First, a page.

The Fowler Grizzlies were out of hibernation on Friday night as they graduated the Class of 2018 with full honor and recognition. Jakob Juul was salutatorian and there were three girls tied for valedictorian: Araceli Gonzalez, Jacee Manchego and Gabriella Leone. The Fowler Jr/Sr High School Band played the fanfare and processional, as well as the recessional and the Fowler High School Fight Song, after which the class threw their hats in the air as a celebration of their accomplishment and a few weeks or months of freedom before they are back in other classes.

Superintendent Alfred Lotrich welcomed the audience after the invocation by David Gage and Chaney McCuistion. Salutatorian Jakob Juul gave his address first, starting with first grade, where he “learned how to lie up in the lunch line” as well as his ABC’s and numbers. He also remembered the accelerated reader in the second grade and cursive writing plus more than he really wanted to know about cowboys and American History in the third grade. In junior high, he remembered first of all - no recess - and bells for changing classes. Although he claims to have written his speech the night before, he found his inspiration for it in the baccalaureate address, “Our life is the reflection of our priorities.” This means, he said, “We choose who we want to be in life. . . what we have a passion for . . . whether it is racing cars or showing livestock.”  He said their class is a family. He thanked the teachers, especially for staying after hours to help students who didn’t understand and their life lessons and stories. He thanked his parents: “We were never rich, but I never wanted for anything. I had peanut butter and jelly sandwiches for lunch, help in changing tires…” He advised his fellow students, “Shoot for the moon; even if you miss, you’ll see the stars.” To the undergraduates, he said, “Be smart and look for opportunities.” To the audience, he said, “ Wish us well and watch us prosper.”

Aracelli, one of the three valedictorians, spoke next. She told us “Life is like climbing up a pole, putting on a harness, and jumping off - it’s a leap of faith.” All the seniors have been applying to colleges, making plans, thinking and praying a lot. She said not to be so absorbed in yourself you forget to look at the world and the people around you. She can’t wait to see what all her classmates do. “Work hard in all you do…Look past yourself… Treat others the way you want to be treated.” As a last suggestion, she added, “Be humble, give back.”

Manchego was the next speaker. She said, “Saying thank you is not enough for all the people who have helped us with their life lessons, stories and humor.” She also wanted to thank each member of her class. “You can Google for a career, and many other things, but not for what’s in your heart.” She, too had memories of school years - tetherball, mud ball fights, getting almost blown away while skateboarding, dancing around campfires, shattered windshields, Friday night lights. She thanked her parents for never demanding a 4.0 academic average and always being there for her. “We’ll all make mistakes, but we’ll get back on our feet. Make it [your life] what you want. Enjoy every day. This is only the first chapter; there’s so much ahead!” She also advised, “Stay with the people who support you. Never forget those people, even in you life of adventures.”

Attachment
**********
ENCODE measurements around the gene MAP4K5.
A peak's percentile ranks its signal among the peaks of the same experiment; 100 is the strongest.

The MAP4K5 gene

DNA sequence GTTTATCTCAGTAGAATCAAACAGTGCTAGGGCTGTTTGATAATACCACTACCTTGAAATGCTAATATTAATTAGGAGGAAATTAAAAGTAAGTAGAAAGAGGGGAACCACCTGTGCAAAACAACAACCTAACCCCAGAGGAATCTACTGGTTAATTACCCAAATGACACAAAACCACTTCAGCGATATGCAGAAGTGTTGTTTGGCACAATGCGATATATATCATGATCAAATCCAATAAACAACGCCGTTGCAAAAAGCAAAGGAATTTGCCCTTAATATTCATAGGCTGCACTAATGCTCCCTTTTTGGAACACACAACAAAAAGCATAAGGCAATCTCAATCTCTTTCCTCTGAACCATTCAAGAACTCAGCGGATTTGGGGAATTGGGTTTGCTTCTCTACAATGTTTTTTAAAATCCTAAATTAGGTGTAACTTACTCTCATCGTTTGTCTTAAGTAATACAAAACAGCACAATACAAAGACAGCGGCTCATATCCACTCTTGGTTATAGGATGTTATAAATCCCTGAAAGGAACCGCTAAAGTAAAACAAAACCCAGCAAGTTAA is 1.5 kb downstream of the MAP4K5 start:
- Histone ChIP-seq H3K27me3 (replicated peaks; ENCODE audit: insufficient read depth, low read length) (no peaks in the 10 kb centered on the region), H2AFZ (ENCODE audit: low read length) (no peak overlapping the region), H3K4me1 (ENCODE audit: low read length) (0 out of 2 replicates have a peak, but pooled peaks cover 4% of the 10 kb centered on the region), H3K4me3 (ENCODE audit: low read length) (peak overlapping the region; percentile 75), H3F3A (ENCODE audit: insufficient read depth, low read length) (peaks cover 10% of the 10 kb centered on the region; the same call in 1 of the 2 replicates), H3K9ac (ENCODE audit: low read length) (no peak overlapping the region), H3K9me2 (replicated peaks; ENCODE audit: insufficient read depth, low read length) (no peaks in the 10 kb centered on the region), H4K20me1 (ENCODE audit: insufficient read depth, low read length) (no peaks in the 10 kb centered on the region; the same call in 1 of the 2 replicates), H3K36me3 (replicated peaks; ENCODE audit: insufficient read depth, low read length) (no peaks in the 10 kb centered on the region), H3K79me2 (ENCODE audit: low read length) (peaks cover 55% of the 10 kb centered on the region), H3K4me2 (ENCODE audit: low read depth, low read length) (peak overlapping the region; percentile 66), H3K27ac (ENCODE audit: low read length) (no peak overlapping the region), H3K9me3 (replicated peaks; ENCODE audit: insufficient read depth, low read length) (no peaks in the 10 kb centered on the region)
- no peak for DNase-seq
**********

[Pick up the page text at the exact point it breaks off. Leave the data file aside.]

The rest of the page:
Gabrille Leone added, “Thank you for your forgiveness,” and to the class, “Go forth and find yourselves.” She said to the faculty, parents and fellow students, “I can promise that wherever we go, whatever we do, we will have you with us. Before you know it, someday will be yesterday. You grow up in Fowler, you grow up in love.”

Russell Bates presented the class and Eric Larson presented the diplomas. Each student, in turn, came to the front of the stage while Donna Aragon told the audience about that student’s future plans. The students were amazingly diverse, several wanted to be teachers, one wanted to study law, one planned to become a journeyman electrician, a couple wanted to study nursing, one will train to be an airline pilot, another will attend Pueblo Community College to become a welder, one will become a paramedic, a couple will study animal science and come back to help with their family’s agricultural businesses; several will study business. The group is well rounded and seems to understand we need people to keep us running as well as people in professions.

A slide show of the students’ lives was prepared by Michael Aragon and his students, showing skill in video editing. After the benediction by Dominic Devore and Morgan Samuels, the fanfare and recessional took the seniors out, and then back again to sing the Fowler Fight Song and throw their hats in the air. The seniors are well launched into their diverse futures.